dup -16 bitshift 1 and /OF exch def
} def

And that just seems ugly and unmanageable.
So I went back to basics with

/adder { {c y x}{exch def}forall
x c and y c and x y and or or % Carry
dup 1 xor x y c and and or % Carry 1-Carry
x y c or or and % Carry Sum
} def

exch 3 1 roll % a' b' a0 b0
0
8 { % a' b' a0 b0 c
adder % a' b' c s
4 1 roll % s0 a' b' c0
} repeat % s0 s1 s2 .. s7 c7
/CF exch def
7 { 1 bitshift or } repeat
} def

But that's just crazy, right?

So I peeked at the C solution and found:

33 void set_flag_add_byte( cpu_state_ptr cpu, uint8_t v1, uint8_t v2 )
34 {
35 uint16_t dst = (uint16_t)v1 + (uint16_t)v2;
36
37 set_psz_flags_byte( cpu, v1 + v2 );
38
39 cpu->flags.bit.CF = ( ( dst & 0xff00) != 0 );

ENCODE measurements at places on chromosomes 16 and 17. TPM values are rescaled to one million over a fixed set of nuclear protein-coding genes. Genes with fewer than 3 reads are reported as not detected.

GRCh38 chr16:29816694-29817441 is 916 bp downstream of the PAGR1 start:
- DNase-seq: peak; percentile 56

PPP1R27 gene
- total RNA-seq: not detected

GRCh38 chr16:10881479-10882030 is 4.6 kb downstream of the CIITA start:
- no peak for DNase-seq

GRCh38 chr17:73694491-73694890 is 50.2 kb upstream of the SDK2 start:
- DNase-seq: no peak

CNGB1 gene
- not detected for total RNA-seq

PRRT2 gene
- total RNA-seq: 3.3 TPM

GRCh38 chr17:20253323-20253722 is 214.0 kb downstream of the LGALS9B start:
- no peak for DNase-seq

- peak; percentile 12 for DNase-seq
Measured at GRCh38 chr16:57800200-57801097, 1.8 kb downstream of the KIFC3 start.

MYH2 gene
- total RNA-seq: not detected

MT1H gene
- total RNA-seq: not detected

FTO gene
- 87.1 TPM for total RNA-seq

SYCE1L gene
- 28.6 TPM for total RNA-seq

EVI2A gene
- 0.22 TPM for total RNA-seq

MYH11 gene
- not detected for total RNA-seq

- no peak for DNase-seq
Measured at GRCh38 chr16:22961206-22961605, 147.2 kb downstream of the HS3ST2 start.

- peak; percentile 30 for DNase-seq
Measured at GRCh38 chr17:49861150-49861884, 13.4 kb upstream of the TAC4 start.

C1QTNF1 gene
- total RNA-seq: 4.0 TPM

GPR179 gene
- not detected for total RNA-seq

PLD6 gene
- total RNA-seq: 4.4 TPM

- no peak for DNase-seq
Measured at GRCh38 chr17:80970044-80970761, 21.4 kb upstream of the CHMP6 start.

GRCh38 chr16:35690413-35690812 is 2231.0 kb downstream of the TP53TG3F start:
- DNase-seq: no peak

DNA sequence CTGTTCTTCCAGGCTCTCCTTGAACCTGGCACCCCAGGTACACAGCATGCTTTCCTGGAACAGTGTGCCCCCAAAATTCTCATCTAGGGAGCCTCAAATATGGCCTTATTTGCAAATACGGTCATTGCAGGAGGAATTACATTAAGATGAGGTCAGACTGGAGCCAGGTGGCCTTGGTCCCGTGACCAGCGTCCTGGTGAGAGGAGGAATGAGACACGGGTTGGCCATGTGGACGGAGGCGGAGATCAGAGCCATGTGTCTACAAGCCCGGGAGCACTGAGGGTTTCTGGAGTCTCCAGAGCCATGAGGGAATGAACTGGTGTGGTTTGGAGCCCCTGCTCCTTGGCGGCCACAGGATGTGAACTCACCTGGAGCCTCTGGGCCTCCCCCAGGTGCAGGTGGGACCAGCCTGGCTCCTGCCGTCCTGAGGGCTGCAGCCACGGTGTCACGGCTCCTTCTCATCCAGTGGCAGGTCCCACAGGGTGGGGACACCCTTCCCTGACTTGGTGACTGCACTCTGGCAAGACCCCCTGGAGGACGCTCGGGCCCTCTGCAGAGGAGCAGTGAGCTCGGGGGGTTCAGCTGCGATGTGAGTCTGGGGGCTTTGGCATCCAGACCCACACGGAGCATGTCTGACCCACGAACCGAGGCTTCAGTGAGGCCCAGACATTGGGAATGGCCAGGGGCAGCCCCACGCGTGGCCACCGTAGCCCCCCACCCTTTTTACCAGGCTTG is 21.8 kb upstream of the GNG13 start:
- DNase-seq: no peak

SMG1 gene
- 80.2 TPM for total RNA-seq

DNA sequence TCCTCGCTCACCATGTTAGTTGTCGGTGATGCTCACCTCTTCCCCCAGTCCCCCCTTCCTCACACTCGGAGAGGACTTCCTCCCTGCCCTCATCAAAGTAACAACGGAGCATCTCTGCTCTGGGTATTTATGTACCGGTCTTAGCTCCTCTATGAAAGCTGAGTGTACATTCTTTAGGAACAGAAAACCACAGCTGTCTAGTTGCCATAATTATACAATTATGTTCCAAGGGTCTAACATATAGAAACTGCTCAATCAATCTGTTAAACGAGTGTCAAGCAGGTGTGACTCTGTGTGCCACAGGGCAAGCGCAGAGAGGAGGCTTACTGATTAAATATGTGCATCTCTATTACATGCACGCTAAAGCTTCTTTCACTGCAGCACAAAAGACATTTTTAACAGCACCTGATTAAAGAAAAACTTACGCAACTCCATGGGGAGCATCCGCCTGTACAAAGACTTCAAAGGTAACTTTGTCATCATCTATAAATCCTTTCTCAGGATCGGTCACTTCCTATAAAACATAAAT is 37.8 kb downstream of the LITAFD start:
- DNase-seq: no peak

40 cpu->flags.bit.OF = ( ( dst ^ v1 ) & ( dst ^ v2 ) & 0x80 ) != 0;
41 cpu->flags.bit.AF = ( ( v1 ^ v2 ^ dst ) & 0x10 ) != 0;
42 }
43
44 void set_flag_add_word( cpu_state_ptr cpu, uint16_t v1, uint16_t v2 )
45 {
46 uint32_t dst = (uint32_t)v1 + (uint32_t)v2;
47
48 set_psz_flags_word( cpu, v1 + v2 );
49
50 cpu->flags.bit.CF = ( ( dst & 0xffff0000 ) != 0 );
51 cpu->flags.bit.OF = ( ( ( dst ^ v1 ) & ( dst ^ v2 ) &
0x8000 ) != 0 );
52 cpu->flags.bit.AF = ( ( ( v1 ^ v2 ^ dst ) & 0x10 ) != 0 );
53 }
54
55 void set_flag_sub_byte( cpu_state_ptr cpu, uint8_t v1, uint8_t v2 )
56 {
57 uint16_t dst = (uint16_t)v1 - (uint16_t)v2;
58
59 set_psz_flags_byte(cpu, v1 - v2 );
60
61 cpu->flags.bit.CF = ( ( dst & 0xff00) != 0 );
62 cpu->flags.bit.OF = ( ( ( v1 ^ dst ) & ( v1 ^ v2 ) & 0x80 ) !=
0 );
63 cpu->flags.bit.AF = ( ( ( v1 ^ v2 ^ dst ) & 0x10 ) != 0 );
64 }
65
http://codegolf.stackexchange.com/a/6514/2381

Now that's something I can steal!

### Paul Vojta

Dec 4, 2012, 9:57:25â€¯PM12/4/12
to
In article <JcCdnf5qr67SbCfN...@posted.nuvoxcommunications>,
Robert Bonomi <bon...@host122.r-bonomi.com> wrote: